The Lifetime Achievement Award goes to Jane Smiley whose thirteenth novel, the beautiful Private Life was published this year. The tagline reads ‘Marriage can sometimes be the loneliest place’ and in this book she traces the relationship  between two people who really shouldn’t be together, but who survive a lifetime of marriage against society’s expectations of them.

The Wolf Hall Book of the Year Award goes to Curtis Sittenfeld’s American Wife, reviewed here. This is an ambitious book and I was nervous of reading it, because I don’t much like George Bush and I didn’t want to feel sympathetic to him in any way. However, it is brilliantly done and of course is not really about George or Laura Bush, but about Alice and Charlie Blackwell. It is an audacious attempt to fictionalise the lives of people who are still living, and while my mind swung from the fictitious characters to the real ones and back again, in the end I gave in to the sweep of Sittenfeld’s story. She deserves prizes and paeans for a big, bold novel and quite frankly it is she, not Jonathan Franzen, who the USA should be lauding as the leader of their modern literary canon.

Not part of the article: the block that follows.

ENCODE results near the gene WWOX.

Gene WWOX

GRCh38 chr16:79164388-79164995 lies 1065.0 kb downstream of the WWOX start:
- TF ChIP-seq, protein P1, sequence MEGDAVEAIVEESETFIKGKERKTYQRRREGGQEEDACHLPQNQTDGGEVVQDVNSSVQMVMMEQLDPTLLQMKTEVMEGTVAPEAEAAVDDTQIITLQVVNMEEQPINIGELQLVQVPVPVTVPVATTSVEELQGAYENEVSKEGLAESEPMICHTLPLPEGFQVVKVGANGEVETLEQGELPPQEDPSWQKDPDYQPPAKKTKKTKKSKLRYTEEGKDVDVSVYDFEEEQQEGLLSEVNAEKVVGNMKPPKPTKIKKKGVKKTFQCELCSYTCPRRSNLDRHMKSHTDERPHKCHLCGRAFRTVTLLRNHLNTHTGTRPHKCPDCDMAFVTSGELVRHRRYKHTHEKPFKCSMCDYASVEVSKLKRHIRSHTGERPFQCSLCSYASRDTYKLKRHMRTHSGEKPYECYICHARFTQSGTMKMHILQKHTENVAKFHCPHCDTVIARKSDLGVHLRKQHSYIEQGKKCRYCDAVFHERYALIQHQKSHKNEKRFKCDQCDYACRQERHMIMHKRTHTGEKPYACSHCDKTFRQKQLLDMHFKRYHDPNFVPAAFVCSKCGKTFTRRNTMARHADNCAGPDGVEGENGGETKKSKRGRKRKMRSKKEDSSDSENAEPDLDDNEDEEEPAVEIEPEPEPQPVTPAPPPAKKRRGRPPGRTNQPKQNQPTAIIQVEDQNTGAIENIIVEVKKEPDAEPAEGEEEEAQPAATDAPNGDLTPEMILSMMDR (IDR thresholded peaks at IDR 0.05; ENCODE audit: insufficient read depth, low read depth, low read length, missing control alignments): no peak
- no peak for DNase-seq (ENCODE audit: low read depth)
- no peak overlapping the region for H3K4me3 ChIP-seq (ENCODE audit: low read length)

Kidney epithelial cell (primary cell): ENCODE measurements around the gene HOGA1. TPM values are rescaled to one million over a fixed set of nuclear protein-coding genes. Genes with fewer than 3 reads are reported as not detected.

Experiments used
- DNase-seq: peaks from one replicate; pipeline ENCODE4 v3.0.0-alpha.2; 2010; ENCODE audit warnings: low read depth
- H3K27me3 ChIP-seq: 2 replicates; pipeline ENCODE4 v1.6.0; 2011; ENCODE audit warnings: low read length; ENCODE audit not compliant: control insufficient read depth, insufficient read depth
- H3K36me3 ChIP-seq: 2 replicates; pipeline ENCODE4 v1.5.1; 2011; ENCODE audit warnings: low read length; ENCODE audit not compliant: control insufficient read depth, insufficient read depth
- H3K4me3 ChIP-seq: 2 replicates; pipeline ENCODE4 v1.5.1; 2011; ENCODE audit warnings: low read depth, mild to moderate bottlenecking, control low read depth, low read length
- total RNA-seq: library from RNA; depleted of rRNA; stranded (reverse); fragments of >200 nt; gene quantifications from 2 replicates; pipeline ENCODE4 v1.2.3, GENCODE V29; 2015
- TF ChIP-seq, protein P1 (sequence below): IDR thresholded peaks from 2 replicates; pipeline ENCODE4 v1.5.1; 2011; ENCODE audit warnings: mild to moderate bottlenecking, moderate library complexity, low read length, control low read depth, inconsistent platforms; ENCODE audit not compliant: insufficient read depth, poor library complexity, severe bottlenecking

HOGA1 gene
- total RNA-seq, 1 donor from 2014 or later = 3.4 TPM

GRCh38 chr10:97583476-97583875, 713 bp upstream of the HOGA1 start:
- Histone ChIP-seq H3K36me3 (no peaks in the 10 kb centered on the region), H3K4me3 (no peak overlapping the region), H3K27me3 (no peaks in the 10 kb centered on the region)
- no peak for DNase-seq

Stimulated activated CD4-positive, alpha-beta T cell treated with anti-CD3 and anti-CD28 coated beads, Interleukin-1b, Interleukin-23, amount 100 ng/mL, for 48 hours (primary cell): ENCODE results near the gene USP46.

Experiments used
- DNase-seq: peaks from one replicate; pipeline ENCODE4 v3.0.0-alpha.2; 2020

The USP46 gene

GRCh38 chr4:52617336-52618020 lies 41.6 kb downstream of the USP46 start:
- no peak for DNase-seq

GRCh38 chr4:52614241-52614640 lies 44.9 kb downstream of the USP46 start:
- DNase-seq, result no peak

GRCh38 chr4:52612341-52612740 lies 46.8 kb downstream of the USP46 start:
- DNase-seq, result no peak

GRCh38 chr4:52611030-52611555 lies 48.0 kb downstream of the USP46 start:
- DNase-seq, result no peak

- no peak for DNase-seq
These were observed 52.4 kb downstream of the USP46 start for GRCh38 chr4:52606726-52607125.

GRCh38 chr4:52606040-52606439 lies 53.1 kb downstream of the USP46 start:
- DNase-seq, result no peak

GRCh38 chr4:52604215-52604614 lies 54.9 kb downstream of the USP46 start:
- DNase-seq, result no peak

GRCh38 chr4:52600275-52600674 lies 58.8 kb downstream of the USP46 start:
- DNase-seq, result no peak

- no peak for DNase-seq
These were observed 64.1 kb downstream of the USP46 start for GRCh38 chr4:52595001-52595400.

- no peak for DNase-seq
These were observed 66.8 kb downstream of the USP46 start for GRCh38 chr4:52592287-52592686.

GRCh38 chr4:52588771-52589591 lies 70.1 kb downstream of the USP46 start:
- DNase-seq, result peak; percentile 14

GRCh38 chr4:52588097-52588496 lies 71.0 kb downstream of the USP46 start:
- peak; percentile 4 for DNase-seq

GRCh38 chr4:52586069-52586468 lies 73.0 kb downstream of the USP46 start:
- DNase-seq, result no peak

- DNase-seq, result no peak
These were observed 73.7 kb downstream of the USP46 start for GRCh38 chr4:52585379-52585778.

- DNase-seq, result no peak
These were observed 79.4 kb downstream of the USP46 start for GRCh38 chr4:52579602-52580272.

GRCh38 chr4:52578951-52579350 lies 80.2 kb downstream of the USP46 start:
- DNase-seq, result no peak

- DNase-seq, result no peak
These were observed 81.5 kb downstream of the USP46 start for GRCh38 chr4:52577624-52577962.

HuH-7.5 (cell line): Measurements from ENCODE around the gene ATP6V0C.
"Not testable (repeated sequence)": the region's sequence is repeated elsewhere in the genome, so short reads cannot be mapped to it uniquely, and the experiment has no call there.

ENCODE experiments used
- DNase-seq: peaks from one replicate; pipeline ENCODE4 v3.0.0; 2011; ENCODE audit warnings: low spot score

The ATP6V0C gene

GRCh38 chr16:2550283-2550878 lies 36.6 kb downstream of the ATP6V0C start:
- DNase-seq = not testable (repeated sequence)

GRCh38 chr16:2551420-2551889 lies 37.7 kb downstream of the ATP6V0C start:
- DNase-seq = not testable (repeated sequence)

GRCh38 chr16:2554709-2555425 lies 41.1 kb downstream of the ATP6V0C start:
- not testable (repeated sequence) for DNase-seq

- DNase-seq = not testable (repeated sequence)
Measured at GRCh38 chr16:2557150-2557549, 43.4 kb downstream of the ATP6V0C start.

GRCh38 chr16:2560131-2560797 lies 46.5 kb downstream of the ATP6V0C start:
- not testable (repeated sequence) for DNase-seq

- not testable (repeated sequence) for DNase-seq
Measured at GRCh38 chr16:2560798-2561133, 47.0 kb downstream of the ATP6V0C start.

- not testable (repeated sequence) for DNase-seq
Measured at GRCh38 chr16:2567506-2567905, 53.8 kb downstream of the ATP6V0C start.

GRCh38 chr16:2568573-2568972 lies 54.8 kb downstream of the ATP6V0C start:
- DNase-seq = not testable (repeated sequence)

And in case anyone wishes to send me books or give me gifts, here is my remaining wish list for 2010:

Anything by Margie Orford

Tom Vowler’s The Method and Other Stories

Polly Samson’s Perfect Lives

A Million  Miles from Normal by Paige Nick

Zoo City by Lauren Beukes

In Search of Adam by Caroline Smailes

Author: charlotteotter

Novelist, feminist, crime writer

11 thoughts on “10 Top Books of 2010

  1. You actually made me get up out of my chair (it takes a lot) and find a pen (why it’s not on my desk, I don’t know) to write down The Blind Side of the Heart for my reading list. At some point, I will become exhausted by WWII, but it hasn’t happened yet. This books sounds amazing.